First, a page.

Winning Ways: Spada Salon & Day Spa

Judy Williams of Spada Salon & Day Spa tells us more about how she and her staff give back to those in need.

[Images: Courtesy of Spada Salon & Days Spa][Images: Courtesy of Spada Salon & Days Spa]When entrepreneurs Judy and Andrew Williams immigrated to Florida from their native South Africa in 2011, the couple wanted to make a new start but didn’t know what kind of small business they would take on. They’d never worked in the beauty field before, but they bought Spada Salon & Day Spa in Fort Myers, Florida, because they saw an opportunity to grow a struggling business and embrace a new community.

It was a big gamble—with big rewards. In the years since the Williams came on board, Spada’s staff has grown to 55 and the space has expanded to 13,000 square feet, making it one of the region’s largest day spas. It now boasts 14 private treatment rooms, a steam room, Vichy room, two lounges, five couples’ suites, a nail area, conference room and staff training room.

Andrew-Judy-WilliamsThe Williams have also become active supporters of the Greater Fort Myers Chamber of Commerce and community events, including several local and national nonprofit charities, such as the American Heart Association.

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However, it’s the spa’s locally famous Spada-thon—an annual fundraiser that the facility organizes and hosts—that’s most notable. This year’s Spada-thon, which raised approximately $40,000, was held on May 23 to benefit PACE Center for Girls, the Golisano Children’s Hospital, the Heights Foundation and Valerie’s House, an organization that helps grieving families. In total, the Williams estimate their community cash donations from the events to be $130,000.

In recognition of Spada’s generosity, Judy Williams was invited to join PACE’s board, and was named Business Advocate of the Year in 2016 for her outstanding dedication to the Southwest Florida nonprofit community. Here, she tells us more about how she and her staff give back to those in need.

How did Spada become involved in community outreach projects?

It actually began before we arrived. The previous owners held a poker party fundraiser that brought in $800. During our first year as new owners, we did it again, and it raised a lot of money for PACE. When I first got to speak with PACE it was a powerful moment: Being from South Africa, my husband and I have witnessed firsthand the poverty, strife and hard times people face, but we’d never had an opportunity to do much about it. When we saw how we could use our business to really give back to the community, it was something we just had to do. For the past five years, each event has been bigger and better than the previous one.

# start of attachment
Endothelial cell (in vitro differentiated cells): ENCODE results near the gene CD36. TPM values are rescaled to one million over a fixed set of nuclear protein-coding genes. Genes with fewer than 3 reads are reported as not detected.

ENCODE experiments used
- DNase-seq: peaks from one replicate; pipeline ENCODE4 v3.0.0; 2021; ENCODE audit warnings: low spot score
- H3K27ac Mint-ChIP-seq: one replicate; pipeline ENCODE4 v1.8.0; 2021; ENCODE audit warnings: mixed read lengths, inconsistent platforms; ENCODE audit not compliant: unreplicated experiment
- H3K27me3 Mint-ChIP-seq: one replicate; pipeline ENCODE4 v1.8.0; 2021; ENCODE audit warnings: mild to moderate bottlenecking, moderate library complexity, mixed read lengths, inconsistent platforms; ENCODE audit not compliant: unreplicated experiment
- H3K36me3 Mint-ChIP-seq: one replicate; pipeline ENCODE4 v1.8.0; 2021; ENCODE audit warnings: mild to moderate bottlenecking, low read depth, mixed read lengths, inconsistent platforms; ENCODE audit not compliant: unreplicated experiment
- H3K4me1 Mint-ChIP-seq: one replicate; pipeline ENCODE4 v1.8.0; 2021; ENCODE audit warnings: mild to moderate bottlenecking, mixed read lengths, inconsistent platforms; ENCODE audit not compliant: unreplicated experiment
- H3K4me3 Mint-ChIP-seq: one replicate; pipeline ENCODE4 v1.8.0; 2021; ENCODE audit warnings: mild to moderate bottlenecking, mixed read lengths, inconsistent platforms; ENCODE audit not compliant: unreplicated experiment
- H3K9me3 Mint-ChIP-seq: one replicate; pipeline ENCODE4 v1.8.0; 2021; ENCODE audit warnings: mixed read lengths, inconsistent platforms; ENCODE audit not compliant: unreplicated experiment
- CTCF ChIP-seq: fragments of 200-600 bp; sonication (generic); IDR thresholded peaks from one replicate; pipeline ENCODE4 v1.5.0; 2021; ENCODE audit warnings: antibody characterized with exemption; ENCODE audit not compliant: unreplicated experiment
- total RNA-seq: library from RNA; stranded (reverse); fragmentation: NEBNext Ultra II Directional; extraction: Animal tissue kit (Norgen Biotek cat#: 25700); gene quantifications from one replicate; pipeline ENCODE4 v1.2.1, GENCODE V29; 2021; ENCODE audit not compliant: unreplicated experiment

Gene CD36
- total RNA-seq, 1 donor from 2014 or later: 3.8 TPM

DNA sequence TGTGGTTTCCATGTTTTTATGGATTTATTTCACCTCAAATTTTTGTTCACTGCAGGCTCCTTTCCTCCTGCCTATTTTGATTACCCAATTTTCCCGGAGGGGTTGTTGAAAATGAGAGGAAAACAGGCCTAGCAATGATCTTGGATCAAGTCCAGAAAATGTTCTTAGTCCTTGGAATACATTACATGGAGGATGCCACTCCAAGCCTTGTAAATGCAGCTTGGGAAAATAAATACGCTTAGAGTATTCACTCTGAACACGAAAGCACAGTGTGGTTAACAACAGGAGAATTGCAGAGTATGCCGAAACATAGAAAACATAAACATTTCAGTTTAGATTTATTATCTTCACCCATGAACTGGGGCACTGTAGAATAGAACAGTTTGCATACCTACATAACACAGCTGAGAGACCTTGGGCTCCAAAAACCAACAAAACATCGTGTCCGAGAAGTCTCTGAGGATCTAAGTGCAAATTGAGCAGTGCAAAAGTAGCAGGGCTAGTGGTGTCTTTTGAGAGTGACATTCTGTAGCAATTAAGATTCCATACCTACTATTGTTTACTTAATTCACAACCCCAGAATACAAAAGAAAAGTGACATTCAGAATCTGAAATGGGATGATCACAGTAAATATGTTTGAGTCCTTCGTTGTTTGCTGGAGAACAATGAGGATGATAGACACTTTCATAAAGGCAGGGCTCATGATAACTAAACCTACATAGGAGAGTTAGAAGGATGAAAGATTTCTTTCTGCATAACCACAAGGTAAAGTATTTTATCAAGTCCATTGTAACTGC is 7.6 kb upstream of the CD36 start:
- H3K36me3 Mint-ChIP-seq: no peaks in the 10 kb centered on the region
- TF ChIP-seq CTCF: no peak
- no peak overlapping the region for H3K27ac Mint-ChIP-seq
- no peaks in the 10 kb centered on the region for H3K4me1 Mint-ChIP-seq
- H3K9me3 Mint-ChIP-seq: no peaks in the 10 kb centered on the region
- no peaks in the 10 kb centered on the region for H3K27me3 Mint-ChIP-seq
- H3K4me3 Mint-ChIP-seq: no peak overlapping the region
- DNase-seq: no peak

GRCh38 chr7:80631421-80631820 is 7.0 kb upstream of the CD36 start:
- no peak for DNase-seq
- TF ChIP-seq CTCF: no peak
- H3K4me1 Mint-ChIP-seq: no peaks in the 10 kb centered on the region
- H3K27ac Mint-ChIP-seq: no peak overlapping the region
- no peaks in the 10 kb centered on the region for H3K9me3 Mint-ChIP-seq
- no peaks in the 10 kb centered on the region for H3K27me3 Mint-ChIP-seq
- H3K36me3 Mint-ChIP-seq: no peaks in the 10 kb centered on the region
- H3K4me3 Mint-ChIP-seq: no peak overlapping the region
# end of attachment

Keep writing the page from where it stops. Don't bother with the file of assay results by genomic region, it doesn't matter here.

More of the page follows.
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What community needs does PACE serve?

PACE is a day school for girls who are dealing with very serious situations, whether it’s sexual or mental abuse, or having incarcerated parents. Some have gotten into trouble with the law themselves, but none of them have been given opportunities. PACE provides them with counseling and a chance to get their education back on track, and helps them see that they can have a future by making positive changes. I get really emotional about this because I have three beautiful daughters—ages 8, 6 and 3— and PACE’s girls are daily reminders that anyone can end up in such difficult situations.

How does your big Spada-thon work?

For the event, we convert every room in the spa into a mini boutique before we open the doors to 350 guests. Instead of charging admission, we ask attendees to donate a new or gently worn dress. The Spada team provides mini spa services, and local business owners and vendors pay a sponsorship fee—which is then donated—to showcase their businesses and sell their goods, including clothes, handbags and scented candles, at the event.

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We host a nutritionist, a chiropractor and a photographer as well. The dresses collected at the door, along with others that are donated by individuals and businesses, then go to to benefit PACE’s big annual Love That Dress! fundraiser. The event is attended by up to 800 women and generates even more money for the organization.

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How do you put the ‘fun’ in fundraiser?

Spada-thon includes a D.J., wine, catering, and complimentary sessions with a crystal healer, clairvoyant and tarot card reader, so it really is a fun night. We also hold a live auction of donated items that, last year, were worth $35,000. Some are one-of-a-kind experiences like breakfast with the mayor or dinner for eight women, cooked by the firefighters at the local fire station. Our entire staff volunteers to give $15 chair massages and reflexology, $15 mini manicures, $10 brow or lip waxing, $20 wet haircuts and $10 kids’ cuts. In addition, they handle check-in and setup, sell raffle tickets, tend the bar and clean up afterward. It’s very much a collective effort.

What motivates you to do this?

So many people want to help others yet don’t have the means— but we do. We can open our doors, invite everyone in, and together make a difference for the girls at PACE. And all year long we can say to clients, ‘Hey, when you come in for your appointment, please bring a can of food for the local soup kitchen or a little something for the holiday toy drive.’ And they do. It makes such a positive impact on our whole community.

It must also mean a lot to your staff who are so eager to donate their time and skills.

It truly does. Event-goers and clients always comment on our staff’s upbeat and positive attitude. They’re so happy to be helping, and it unites us as a team. We even have people apply for jobs at Spada because they want to be part of a company that cares about the community and gives back.

–by Vicki Arkoff

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